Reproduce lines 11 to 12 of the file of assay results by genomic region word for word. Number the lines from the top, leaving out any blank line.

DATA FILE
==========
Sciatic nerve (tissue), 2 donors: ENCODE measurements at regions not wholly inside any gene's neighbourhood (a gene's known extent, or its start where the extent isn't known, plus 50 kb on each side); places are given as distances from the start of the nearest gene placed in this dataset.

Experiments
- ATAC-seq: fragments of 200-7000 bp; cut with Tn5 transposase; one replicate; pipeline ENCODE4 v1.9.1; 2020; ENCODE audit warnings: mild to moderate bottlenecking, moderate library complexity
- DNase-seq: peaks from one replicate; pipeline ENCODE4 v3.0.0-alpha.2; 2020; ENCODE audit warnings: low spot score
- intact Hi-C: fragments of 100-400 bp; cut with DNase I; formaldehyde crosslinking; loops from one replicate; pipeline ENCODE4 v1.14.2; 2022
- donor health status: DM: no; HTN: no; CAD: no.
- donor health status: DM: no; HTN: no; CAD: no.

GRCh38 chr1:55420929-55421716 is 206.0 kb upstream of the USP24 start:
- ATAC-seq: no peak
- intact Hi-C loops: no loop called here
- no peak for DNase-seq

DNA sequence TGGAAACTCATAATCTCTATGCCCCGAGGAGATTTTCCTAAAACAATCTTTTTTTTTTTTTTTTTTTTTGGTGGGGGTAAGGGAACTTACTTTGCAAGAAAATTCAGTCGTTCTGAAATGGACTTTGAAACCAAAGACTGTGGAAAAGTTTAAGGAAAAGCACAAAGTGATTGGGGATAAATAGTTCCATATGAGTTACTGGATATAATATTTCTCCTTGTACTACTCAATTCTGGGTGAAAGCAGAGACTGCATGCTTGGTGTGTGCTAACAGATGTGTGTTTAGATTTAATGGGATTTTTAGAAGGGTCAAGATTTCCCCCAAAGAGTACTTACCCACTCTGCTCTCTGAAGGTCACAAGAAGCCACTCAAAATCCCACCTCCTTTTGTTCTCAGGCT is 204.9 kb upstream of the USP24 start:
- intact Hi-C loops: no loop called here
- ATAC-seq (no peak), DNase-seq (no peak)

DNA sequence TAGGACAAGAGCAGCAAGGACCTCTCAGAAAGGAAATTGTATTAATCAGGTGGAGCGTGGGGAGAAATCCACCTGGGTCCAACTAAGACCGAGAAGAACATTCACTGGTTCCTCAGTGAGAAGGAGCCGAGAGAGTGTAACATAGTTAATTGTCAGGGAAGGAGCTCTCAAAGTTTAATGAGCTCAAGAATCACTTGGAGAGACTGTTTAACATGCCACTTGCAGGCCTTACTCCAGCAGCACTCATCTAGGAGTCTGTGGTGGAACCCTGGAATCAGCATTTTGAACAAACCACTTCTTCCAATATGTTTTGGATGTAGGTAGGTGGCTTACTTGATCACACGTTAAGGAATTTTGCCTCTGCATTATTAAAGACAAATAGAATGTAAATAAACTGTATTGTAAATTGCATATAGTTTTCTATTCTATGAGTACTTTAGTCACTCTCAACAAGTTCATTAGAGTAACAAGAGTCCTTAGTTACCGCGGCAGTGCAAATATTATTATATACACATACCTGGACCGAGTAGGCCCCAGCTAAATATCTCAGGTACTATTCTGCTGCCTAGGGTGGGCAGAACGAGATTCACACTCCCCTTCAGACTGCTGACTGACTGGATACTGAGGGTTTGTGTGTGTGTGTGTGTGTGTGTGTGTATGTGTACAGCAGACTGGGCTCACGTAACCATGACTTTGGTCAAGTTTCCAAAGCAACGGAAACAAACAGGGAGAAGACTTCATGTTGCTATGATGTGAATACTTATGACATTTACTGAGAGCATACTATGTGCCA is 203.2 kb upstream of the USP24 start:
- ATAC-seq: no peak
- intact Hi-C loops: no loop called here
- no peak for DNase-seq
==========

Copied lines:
- no peak for DNase-seq

DNA sequence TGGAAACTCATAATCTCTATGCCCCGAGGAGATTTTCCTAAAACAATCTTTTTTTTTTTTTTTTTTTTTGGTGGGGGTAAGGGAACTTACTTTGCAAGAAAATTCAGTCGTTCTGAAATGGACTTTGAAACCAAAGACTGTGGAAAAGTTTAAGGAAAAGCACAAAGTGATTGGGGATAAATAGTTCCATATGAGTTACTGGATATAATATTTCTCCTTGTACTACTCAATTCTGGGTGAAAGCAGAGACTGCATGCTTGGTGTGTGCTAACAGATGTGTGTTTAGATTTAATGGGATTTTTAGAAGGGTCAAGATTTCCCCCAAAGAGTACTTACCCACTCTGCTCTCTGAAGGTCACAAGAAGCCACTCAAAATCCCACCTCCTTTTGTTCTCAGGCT is 204.9 kb upstream of the USP24 start: